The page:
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Patients who have had a mastoidectomy or canalplasty are often left with an exposed area of bone inside the ear canal. Since healing takes time, this area is vulnerable to infection and formation of granulation tissue. To assist the healing process, a minor grafting procedure is often performed approximately 10 to 30 days following the mastoidectomy procedure. This procedure is done as an outpatient procedure in the hospital. It is performed under local anesthesia on adults. Small children are put to sleep, but still go home on the same day. A very thin transparent layer of skin is removed from the inner part of the arm, and then placed over the exposed surgical area inside the ear. A special ointment and silk material are used to hold the grafted skin in place.

At a clinic appointment approximately one week after surgery, the silks in your ear are removed without any significant discomfort. It is not at all uncommon to have some drainage from the ear until the time the silks removed. After removal of the silks the ear should dry up rather quickly.

The only complication of importance is infection, which could prevent the graft from healing in place.  Also, the patient has an important role in keeping the arm and ear dry to prevent complications. This minor procedure has proven essential in reaching the healing process and in preventing complications of mastoidectomy.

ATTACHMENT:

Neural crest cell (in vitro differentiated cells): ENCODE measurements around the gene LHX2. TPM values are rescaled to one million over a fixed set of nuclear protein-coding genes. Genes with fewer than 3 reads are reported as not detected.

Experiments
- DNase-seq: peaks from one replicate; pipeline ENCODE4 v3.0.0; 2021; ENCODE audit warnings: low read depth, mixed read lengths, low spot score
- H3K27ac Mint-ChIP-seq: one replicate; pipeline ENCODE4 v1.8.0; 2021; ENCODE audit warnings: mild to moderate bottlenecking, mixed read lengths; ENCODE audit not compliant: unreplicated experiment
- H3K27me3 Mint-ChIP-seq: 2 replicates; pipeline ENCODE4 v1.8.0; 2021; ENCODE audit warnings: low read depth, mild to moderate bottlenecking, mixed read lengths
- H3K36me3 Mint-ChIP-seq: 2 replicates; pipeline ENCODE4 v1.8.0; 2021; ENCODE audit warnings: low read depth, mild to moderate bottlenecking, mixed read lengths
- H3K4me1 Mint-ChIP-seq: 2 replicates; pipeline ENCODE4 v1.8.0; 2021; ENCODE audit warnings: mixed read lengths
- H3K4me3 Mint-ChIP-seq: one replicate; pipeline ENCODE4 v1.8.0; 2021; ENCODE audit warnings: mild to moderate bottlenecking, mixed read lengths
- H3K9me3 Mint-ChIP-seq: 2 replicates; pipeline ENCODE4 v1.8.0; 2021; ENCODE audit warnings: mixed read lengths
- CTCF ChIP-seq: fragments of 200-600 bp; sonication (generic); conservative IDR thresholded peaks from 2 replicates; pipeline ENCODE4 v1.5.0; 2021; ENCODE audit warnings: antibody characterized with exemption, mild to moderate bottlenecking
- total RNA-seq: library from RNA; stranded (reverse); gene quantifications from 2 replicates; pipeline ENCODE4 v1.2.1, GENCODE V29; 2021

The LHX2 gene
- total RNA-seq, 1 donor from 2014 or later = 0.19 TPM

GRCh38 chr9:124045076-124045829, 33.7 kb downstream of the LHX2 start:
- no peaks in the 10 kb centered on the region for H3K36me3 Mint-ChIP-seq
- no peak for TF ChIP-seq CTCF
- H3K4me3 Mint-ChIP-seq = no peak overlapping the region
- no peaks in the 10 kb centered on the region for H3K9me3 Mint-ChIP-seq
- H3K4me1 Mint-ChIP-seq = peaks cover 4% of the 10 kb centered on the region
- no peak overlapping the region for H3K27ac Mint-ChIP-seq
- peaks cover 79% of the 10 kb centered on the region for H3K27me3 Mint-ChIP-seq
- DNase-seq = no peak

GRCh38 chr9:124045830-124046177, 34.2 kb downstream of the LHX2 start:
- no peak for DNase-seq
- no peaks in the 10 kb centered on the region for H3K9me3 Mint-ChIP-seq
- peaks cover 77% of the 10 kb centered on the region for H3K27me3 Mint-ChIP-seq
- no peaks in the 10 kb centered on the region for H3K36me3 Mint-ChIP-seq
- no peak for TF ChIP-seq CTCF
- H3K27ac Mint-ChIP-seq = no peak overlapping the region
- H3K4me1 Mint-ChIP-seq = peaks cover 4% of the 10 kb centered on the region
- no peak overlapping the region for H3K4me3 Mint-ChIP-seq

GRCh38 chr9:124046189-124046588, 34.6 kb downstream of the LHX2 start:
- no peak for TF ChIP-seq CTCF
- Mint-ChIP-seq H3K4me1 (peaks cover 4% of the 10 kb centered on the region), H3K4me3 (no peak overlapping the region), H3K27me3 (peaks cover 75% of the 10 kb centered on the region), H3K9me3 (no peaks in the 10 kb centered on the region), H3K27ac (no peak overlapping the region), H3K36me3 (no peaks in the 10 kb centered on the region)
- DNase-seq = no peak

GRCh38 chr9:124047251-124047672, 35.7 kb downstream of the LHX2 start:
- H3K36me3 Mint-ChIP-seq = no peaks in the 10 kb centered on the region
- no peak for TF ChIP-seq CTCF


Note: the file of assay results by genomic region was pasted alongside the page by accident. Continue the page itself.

During Thiersch grafting, a transparent piece of skin is taking from the upper arm and placed inside the ear canal over the exposed tissue. A silk material and ointment are placed over the graft to hold it in place.  The silk material is removed one week following the procedure. A small, clear cellophane dressing is placed over the skin graft site. This is removed at your post-operative visit in the office.


  • Do not allow water or any moisture in the ear.
  • Change the pad over the ear at least once a day.
  • Inspect ear for drainage or an odor.
  • Do not put cotton into the ear. Do not use Q-tips or even fingertips in the ear canal.


  • Keep the area dry.
  • Do not remove the clear cellophane dressing. If blood collects under it, you may sterilize a needle with rubbing alcohol, puncture the cellophane in one area and milk out the blood collection.
  • Change the gauze wrap as needed.


  • You develop a fever of 101 degrees or greater that does not reduce when you take Tylenol.
  • Excessive pain develops. Usually there is a little ear discomfort. There may be some discomfort at the donor site for the first few days. Tylenol is usually sufficient to relieve it.
  • You develop shortness of breath.

Patients should make an appointment to return to the clinic in one week, unless other arrangements are made with their physician.

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